A health worker at Sierra Leone’s specialist Ebola treatment centre in Kerry Town, which Save the Children managed (photo: Louis Leeson/Save the Children)
At the World Health Organization’s Executive Board in Geneva this week, the first two days show that the Ebola crisis continues to be a traumatic and defining experience for global health.
Ebola was a terrible crisis for families and communities in Liberia, Sierra Leone and Guinea. As we in Save the Children know, fighting a virus with a high death rate and which is relatively easily transmitted, including by contact with dead bodies, was hampered by terror and fear. There are countless stories of the bravery of health workers, burial staff and communities themselves, which took a stand, facing personal risk and stigma to turn around the outbreak and save their communities.
We also saw global terror and fear, with much less justification. The USA and Spain only had one case of transmission each; their health systems have plenty of nurses, doctors and money and were able to cope. Even so, there was terror that these cases might cause huge outbreaks of Ebola. While this global panic helped to get funding for what was happening in West Africa, it also led to stupid decisions such as the cancellation of flights to affected countries. This was in contravention of the International Health Regulations, which are supposed to guide global responses.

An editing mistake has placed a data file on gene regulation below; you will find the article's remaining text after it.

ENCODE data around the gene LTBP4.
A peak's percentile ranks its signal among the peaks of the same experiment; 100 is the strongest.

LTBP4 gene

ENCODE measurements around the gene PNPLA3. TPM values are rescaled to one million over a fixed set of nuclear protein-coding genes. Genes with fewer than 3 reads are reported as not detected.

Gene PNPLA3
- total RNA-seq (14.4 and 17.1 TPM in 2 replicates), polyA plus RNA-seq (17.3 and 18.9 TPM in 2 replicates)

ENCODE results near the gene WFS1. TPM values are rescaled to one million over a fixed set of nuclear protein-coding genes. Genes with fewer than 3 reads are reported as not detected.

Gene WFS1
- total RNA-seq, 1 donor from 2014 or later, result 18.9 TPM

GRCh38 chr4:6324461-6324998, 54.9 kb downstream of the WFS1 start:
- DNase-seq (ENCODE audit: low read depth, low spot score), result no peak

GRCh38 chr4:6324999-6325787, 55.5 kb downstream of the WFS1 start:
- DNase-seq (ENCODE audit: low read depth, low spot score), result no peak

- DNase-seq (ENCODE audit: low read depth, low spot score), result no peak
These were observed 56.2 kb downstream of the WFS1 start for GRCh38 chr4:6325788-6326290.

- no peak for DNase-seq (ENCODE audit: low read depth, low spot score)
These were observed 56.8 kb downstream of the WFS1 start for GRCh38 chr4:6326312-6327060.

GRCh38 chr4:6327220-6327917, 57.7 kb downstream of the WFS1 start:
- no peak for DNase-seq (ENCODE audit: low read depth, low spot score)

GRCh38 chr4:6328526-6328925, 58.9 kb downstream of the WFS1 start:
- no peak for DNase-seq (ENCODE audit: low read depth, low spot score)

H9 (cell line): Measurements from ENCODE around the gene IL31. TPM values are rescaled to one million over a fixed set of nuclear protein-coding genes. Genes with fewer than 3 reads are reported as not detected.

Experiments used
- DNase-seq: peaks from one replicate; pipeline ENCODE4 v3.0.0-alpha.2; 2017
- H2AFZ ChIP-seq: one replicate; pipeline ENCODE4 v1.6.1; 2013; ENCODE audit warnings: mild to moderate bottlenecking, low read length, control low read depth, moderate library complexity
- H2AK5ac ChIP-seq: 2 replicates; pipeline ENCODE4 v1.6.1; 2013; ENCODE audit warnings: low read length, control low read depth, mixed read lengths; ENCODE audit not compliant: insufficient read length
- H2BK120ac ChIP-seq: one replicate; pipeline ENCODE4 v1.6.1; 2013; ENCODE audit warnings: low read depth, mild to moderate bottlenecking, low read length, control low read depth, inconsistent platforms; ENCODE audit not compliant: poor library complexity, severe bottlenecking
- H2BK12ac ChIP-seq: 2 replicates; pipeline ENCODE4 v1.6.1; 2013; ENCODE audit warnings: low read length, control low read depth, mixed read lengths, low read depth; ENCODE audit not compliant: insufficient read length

At the WHO Executive Board there is review of the International Health Regulations and how the WHO should reform to be better able to lead global responses to future outbreaks. The IHRs are thought to be fit-for-purpose but were not implemented properly. WHO’s delay in declaring a crisis was been heavily-criticised and there is strong support for building its capacity, although few member states are echoing the call for an increase in WHO’s membership core funding.
While Ebola killed thousands, it did not come close to the millions of unnecessary deaths and illness happening every year in countries with inadequate health services. Maternal and child mortality, for example, does not get on a plane but has the same root problem, the lack of universal health coverage. The lesson that good health systems are needed is getting some mention but not the main attention.
I have argued elsewhere that a panic about transmission of a virus (HIV) helped to build political attention for health in developing countries. Our hope, as part of No More Epidemics, is that the legacy of Ebola can be not just to identify and respond better to infectious disease outbreaks but to be a wake-up call to end the scandal of the denial of healthcare in poor countries.